The MATI blog features articles pertaining to translation and interpretation. Subject matter includes issues pertaining to the field in the form of explorations into language, methodology and technology, book reviews, biographies, notes on presenters and meeting summaries. The views, opinions and statements expressed within each posting do not necessarily reflect the position of MATI as a whole.
  • 05/07/2017 4:52 PM | Anonymous

    Introducing charisMATIc: MATI’s Quarterly Social Gatherings

    By Meghan McCallum, MATI Vice President


    As part of new member offerings in 2017, MATI is hosting quarterly social gatherings in metropolitan areas of Illinois, Wisconsin, and Indiana. These informal events, called charisMATIc, are an opportunity for MATI members to network with each other, meet their local board members, and learn more about how to get involved with the association.


    charisMATIc ChicagocharisMATIc Chicago took place on March 10 at Bar Louie River North. President Joseph Wojowski and Treasurer Kate Jankowski hosted the evening, which was well-attended by members from the Chicago area.


    The second installment, charisMATIc Milwaukee, was held on March 24 at MOVIDA in Walker’s Point. Vice President Meghan McCallum, Secretary Amy Polenske, and Directors Marina Ilari, Ghada Shakir, and Tyann Zehms enjoyed seeing colleagues and meeting new members at the event.

    charisMATIc Milwaukee

    charisMATIc Madison was held at Barriques West Wash on April 19. Directors Kristy Brown Lust and Thaís Passos welcomed members and invited them to share ideas for future training and networking events.


    Please stay tuned for announcements of future charisMATIc events, including an Indianapolis installment! We look forward to meeting more of our members through these quarterly events. If you would like to help organize an upcoming charisMATIc event in your area, please contact us at

  • 05/07/2017 4:26 PM | Anonymous

    MATI Members Receive ATA Certification

    Timothy Friese (Chicago, IL) passed the Spanish to English, Arabic to English, and Portuguese to English ATA certification exams.


    photo of Caitlin JonesCaitlin Jones (Rochester, MN) passed the Spanish to English ATA certification exam. Congratulations, Timothy and Caitlin!


    Did you recently receive certification or complete a T&I-related training course or program? Share your member news with us! E-mail with the subject line Member news for inforMATIon.


  • 05/05/2017 1:16 PM | Anonymous

    Naming a “New” Reality: Span-USism

    By Alejandra Patricia Karamanian


    For last year's words belong to last year's language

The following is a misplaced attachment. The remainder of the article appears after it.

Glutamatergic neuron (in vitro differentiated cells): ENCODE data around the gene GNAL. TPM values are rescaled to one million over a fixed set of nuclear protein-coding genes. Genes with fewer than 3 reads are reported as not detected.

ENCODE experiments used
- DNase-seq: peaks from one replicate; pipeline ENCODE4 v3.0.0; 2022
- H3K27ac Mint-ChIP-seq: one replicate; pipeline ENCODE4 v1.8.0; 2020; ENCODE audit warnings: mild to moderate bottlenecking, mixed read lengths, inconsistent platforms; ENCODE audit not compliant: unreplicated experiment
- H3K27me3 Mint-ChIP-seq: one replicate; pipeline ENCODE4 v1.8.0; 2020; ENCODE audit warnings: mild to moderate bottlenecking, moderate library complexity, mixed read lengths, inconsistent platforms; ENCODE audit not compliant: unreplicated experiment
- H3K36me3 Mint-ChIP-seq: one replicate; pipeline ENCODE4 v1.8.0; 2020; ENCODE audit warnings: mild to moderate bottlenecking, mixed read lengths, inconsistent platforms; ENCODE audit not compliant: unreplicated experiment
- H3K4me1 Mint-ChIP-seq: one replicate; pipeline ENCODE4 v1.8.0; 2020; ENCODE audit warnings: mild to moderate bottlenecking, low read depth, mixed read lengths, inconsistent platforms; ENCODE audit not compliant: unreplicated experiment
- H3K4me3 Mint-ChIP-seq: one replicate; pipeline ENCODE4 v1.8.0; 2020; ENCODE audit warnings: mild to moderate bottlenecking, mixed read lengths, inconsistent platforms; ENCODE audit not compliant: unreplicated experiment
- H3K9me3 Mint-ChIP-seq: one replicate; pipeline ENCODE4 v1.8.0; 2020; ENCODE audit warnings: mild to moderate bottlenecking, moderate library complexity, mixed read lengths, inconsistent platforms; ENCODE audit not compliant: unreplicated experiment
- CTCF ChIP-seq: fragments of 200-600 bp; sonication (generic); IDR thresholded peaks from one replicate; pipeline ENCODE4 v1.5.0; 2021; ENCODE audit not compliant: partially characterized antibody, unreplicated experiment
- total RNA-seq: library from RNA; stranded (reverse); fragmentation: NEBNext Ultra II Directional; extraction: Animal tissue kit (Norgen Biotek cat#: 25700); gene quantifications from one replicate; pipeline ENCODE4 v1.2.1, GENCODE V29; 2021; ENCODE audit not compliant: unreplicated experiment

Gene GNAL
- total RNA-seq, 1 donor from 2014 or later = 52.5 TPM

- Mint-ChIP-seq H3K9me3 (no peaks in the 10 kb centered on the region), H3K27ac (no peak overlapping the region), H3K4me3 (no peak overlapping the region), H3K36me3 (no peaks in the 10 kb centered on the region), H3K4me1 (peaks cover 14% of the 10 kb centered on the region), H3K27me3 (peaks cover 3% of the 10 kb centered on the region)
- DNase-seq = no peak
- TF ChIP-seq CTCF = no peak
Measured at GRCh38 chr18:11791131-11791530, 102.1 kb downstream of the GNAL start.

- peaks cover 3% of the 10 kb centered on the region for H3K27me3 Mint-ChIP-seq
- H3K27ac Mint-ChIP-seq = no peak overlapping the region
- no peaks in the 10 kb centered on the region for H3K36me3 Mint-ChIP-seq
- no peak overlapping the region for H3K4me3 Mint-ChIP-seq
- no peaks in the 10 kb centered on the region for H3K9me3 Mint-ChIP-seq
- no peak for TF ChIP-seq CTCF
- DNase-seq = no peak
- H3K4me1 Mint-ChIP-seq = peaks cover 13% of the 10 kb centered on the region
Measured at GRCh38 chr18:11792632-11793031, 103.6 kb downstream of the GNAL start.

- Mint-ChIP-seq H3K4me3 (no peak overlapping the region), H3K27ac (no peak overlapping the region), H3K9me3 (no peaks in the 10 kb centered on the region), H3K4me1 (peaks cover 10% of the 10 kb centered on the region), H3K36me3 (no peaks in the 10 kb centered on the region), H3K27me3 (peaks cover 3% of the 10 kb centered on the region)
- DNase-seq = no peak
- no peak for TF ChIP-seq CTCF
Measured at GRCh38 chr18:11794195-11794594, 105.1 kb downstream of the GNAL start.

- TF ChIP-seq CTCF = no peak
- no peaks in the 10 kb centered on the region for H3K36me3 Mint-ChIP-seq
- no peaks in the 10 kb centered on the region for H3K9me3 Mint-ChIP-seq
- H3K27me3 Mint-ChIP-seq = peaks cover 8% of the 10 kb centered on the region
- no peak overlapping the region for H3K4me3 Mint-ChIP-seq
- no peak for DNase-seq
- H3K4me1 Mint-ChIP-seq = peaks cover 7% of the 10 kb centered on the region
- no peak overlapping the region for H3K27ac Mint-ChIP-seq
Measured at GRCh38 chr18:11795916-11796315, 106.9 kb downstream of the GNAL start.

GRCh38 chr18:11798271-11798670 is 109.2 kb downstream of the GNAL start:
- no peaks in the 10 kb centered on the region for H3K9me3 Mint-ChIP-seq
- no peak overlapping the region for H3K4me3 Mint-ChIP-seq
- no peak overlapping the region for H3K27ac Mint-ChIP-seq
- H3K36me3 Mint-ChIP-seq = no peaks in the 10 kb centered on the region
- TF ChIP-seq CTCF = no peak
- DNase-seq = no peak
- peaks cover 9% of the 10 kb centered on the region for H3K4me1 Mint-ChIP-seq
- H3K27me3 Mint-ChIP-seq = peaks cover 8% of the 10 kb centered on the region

And next year's words await another voice

    T.S. Eliot


    Spanish is no longer a candidate. The word “candidate” comes from Latin candidatus, meaning “white,” and makes reference to ancient Roma, where those running for public office wore a white toga. The Spanish language has already taken off its toga to become one of the most used and studied languages worldwide. It is not surprising, then, that English to Spanish translators are increasingly interested in U.S. Spanish with its popular language on one hand, and its academic language, on the other.

    In Spanish, we have the term estadounidismo to describe the words or phrases born out of the two languages in contact in the United StatesEnglish and Spanish. Inserted in a formal socio-cultural-language communication situation, these words or phrases (a) are fully Spanish as they meet the word-formation requirements while bearing the U.S. English language and cultural stamp, and (b) already exist in the Spanish language but now with a new meaning. Examples: Departamento (as a public entity), paralegal, elegible, copago, to name but a few.

    Languages are constantly picking up neologisms to name new realities, and this is not the exception to the rule. In Spanish, the suffix –ismo equals –ism in English with the meaning of “indicating a characteristic usage, esp. of a language” (, and thus forming argentinismo, chilenismo, colombianismo, and a long list of -ismos belonging to the 23 varieties of Spanish spoken in the world. The good news is that the 23rd edition of Diccionario de la Lengua Española has included estadoundismo. By the way, the English dictionaries list words like Italianism, Gallicism, Briticism, Hellenism, etc., but not any –ism for the –ismos listed above.


    At this point, my question was what English term would stand for estadounidismo. Browsing dictionaries, I found the following words that describe foreign words that initially seem to fit our search: AnglicismAmericanism, Anglo-Americanism. But when we compare them to their Spanish counterparts anglicismo, americanismo, and angloamericanismo, something is missing.

    Let’s look at some definitions of these terms in English dictionaries:

    Merriam WebsterAnglicism

    1:  a characteristic feature of English occurring in another language

    2:  adherence or attachment to English customs or ideas

    Origin and Etymology of Anglicism

    Medieval Latin anglicus English

    First Known Use: 1642          

    Other dictionaries also show that this definition doesn’t incorporate the meaning of estadounidismo: See Oxford Dictionaries and Wikipedia.


    Merriam WebsterAmericanism

    1:  a characteristic feature of American English especially as contrasted with British English

    2:  attachment or allegiance to the traditions, interests, or ideals of the U.S.

    3:  a: a custom or trait peculiar to America

         b: the political principles and practices essential to American culture


    The Oxford Dictionary definition for Americanism also does not include our desired definition.


    Oxford DictionariesAnglo-Americanism

    1. A characteristically American English word, phrase, or idiom, (now especially) one borrowed into another language.

    2. Cooperation or integration between England (or Britain) and America; allegiance to or advocacy of this.
    a. anglicismo

    b. americanismo
    c. angloamericanismo